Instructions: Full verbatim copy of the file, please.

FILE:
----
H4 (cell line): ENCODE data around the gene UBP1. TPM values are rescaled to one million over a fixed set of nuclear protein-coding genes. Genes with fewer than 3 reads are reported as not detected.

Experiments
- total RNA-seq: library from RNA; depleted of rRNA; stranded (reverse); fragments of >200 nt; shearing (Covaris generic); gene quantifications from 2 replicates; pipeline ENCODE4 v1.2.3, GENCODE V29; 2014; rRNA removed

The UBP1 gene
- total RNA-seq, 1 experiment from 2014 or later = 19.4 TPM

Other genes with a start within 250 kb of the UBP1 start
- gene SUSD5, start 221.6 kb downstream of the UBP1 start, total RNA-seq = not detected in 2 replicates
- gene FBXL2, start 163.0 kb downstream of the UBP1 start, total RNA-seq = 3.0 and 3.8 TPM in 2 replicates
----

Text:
H4 (cell line): ENCODE data around the gene UBP1. TPM values are rescaled to one million over a fixed set of nuclear protein-coding genes. Genes with fewer than 3 reads are reported as not detected.

Experiments
- total RNA-seq: library from RNA; depleted of rRNA; stranded (reverse); fragments of >200 nt; shearing (Covaris generic); gene quantifications from 2 replicates; pipeline ENCODE4 v1.2.3, GENCODE V29; 2014; rRNA removed

The UBP1 gene
- total RNA-seq, 1 experiment from 2014 or later = 19.4 TPM

Other genes with a start within 250 kb of the UBP1 start
- gene SUSD5, start 221.6 kb downstream of the UBP1 start, total RNA-seq = not detected in 2 replicates
- gene FBXL2, start 163.0 kb downstream of the UBP1 start, total RNA-seq = 3.0 and 3.8 TPM in 2 replicates